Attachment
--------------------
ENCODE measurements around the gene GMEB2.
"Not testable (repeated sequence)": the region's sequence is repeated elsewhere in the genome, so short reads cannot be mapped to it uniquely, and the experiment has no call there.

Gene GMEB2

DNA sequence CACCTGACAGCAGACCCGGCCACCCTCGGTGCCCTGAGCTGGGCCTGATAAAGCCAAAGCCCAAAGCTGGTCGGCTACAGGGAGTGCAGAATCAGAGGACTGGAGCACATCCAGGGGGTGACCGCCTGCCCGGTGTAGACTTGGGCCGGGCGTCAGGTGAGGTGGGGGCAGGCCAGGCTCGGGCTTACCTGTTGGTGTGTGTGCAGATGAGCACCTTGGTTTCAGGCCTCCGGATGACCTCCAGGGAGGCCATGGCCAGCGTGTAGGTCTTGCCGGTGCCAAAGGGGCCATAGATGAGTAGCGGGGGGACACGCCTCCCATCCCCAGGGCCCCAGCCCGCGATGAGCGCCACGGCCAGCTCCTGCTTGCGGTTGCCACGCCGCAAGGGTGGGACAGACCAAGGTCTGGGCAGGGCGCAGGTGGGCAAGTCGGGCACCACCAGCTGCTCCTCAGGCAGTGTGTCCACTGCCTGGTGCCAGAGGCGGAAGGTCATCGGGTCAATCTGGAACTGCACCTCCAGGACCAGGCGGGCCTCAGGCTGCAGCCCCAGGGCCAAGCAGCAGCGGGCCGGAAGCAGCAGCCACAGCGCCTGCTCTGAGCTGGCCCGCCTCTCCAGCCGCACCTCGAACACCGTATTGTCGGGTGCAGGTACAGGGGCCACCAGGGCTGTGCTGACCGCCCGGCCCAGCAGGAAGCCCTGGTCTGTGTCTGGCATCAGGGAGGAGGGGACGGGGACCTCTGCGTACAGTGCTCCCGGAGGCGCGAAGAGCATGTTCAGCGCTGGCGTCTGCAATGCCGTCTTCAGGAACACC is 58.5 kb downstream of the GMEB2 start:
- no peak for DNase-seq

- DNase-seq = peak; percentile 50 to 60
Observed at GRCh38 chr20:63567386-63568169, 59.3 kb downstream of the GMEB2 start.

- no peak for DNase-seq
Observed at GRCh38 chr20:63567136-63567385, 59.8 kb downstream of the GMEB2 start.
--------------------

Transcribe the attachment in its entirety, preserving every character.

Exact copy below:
ENCODE measurements around the gene GMEB2.
"Not testable (repeated sequence)": the region's sequence is repeated elsewhere in the genome, so short reads cannot be mapped to it uniquely, and the experiment has no call there.

Gene GMEB2

DNA sequence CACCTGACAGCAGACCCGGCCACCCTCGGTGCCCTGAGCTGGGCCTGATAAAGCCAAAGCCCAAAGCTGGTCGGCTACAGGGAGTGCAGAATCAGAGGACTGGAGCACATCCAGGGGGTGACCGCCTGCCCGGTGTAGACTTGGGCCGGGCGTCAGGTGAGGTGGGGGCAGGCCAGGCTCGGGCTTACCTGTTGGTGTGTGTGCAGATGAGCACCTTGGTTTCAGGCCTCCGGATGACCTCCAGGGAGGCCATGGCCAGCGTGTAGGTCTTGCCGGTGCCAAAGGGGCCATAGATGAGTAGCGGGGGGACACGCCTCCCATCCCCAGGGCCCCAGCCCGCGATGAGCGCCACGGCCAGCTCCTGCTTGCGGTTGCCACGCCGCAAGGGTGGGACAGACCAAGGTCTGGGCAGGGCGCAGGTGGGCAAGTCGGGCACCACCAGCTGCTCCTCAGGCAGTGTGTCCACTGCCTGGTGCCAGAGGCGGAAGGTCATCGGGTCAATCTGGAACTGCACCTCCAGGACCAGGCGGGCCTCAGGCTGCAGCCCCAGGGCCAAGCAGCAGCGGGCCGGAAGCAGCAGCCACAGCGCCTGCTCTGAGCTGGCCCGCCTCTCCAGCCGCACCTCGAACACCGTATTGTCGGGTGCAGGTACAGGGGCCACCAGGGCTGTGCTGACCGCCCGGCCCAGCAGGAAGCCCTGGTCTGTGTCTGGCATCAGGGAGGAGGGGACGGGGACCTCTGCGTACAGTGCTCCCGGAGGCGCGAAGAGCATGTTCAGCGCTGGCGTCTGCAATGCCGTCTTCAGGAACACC is 58.5 kb downstream of the GMEB2 start:
- no peak for DNase-seq

- DNase-seq = peak; percentile 50 to 60
Observed at GRCh38 chr20:63567386-63568169, 59.3 kb downstream of the GMEB2 start.

- no peak for DNase-seq
Observed at GRCh38 chr20:63567136-63567385, 59.8 kb downstream of the GMEB2 start.